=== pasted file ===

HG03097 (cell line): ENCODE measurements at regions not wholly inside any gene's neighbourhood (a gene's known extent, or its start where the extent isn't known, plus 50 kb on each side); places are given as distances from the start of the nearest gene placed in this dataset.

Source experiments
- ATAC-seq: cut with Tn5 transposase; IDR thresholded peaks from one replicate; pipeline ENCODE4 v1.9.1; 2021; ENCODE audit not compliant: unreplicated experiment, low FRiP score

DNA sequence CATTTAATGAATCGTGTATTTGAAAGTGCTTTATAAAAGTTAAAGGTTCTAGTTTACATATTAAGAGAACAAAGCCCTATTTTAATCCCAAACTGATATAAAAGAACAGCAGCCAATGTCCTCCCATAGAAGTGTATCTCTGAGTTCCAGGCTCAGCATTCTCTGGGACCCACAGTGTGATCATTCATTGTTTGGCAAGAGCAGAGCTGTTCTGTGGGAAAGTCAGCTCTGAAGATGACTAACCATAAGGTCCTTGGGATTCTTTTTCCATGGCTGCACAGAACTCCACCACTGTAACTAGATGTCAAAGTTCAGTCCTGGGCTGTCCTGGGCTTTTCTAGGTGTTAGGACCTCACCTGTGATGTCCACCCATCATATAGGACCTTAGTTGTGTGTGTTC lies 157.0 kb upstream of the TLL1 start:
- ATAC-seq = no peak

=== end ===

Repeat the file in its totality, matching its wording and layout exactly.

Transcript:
HG03097 (cell line): ENCODE measurements at regions not wholly inside any gene's neighbourhood (a gene's known extent, or its start where the extent isn't known, plus 50 kb on each side); places are given as distances from the start of the nearest gene placed in this dataset.

Source experiments
- ATAC-seq: cut with Tn5 transposase; IDR thresholded peaks from one replicate; pipeline ENCODE4 v1.9.1; 2021; ENCODE audit not compliant: unreplicated experiment, low FRiP score

DNA sequence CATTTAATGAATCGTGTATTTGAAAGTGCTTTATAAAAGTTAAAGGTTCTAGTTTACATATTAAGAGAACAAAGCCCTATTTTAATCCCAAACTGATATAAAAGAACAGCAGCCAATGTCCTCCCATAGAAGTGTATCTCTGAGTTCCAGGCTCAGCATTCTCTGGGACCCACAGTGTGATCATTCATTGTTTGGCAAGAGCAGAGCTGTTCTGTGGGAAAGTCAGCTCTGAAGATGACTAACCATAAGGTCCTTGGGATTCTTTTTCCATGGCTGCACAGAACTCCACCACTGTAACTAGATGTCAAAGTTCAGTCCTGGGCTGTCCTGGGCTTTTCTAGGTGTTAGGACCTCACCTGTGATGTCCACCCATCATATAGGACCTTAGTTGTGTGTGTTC lies 157.0 kb upstream of the TLL1 start:
- ATAC-seq = no peak